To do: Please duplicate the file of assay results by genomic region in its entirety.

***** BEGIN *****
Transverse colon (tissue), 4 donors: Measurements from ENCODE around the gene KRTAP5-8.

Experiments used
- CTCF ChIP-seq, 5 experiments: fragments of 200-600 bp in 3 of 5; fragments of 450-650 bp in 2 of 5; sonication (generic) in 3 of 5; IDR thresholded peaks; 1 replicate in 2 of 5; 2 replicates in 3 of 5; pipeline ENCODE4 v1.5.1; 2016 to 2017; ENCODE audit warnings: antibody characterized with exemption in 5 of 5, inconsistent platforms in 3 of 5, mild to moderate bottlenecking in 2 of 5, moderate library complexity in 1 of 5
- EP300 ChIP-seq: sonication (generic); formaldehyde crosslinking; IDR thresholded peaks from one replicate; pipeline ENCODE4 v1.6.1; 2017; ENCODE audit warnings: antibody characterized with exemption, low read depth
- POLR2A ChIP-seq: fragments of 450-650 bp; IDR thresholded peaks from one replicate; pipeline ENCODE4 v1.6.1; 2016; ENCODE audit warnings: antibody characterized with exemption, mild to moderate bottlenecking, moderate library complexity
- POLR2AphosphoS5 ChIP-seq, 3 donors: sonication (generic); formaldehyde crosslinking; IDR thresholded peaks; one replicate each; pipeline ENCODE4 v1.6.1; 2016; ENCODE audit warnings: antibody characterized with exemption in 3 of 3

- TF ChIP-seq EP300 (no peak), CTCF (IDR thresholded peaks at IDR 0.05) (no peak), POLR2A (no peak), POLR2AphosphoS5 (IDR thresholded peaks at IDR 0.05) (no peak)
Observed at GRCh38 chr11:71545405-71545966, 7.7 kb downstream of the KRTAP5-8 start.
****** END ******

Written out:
Transverse colon (tissue), 4 donors: Measurements from ENCODE around the gene KRTAP5-8.

Experiments used
- CTCF ChIP-seq, 5 experiments: fragments of 200-600 bp in 3 of 5; fragments of 450-650 bp in 2 of 5; sonication (generic) in 3 of 5; IDR thresholded peaks; 1 replicate in 2 of 5; 2 replicates in 3 of 5; pipeline ENCODE4 v1.5.1; 2016 to 2017; ENCODE audit warnings: antibody characterized with exemption in 5 of 5, inconsistent platforms in 3 of 5, mild to moderate bottlenecking in 2 of 5, moderate library complexity in 1 of 5
- EP300 ChIP-seq: sonication (generic); formaldehyde crosslinking; IDR thresholded peaks from one replicate; pipeline ENCODE4 v1.6.1; 2017; ENCODE audit warnings: antibody characterized with exemption, low read depth
- POLR2A ChIP-seq: fragments of 450-650 bp; IDR thresholded peaks from one replicate; pipeline ENCODE4 v1.6.1; 2016; ENCODE audit warnings: antibody characterized with exemption, mild to moderate bottlenecking, moderate library complexity
- POLR2AphosphoS5 ChIP-seq, 3 donors: sonication (generic); formaldehyde crosslinking; IDR thresholded peaks; one replicate each; pipeline ENCODE4 v1.6.1; 2016; ENCODE audit warnings: antibody characterized with exemption in 3 of 3

- TF ChIP-seq EP300 (no peak), CTCF (IDR thresholded peaks at IDR 0.05) (no peak), POLR2A (no peak), POLR2AphosphoS5 (IDR thresholded peaks at IDR 0.05) (no peak)
Observed at GRCh38 chr11:71545405-71545966, 7.7 kb downstream of the KRTAP5-8 start.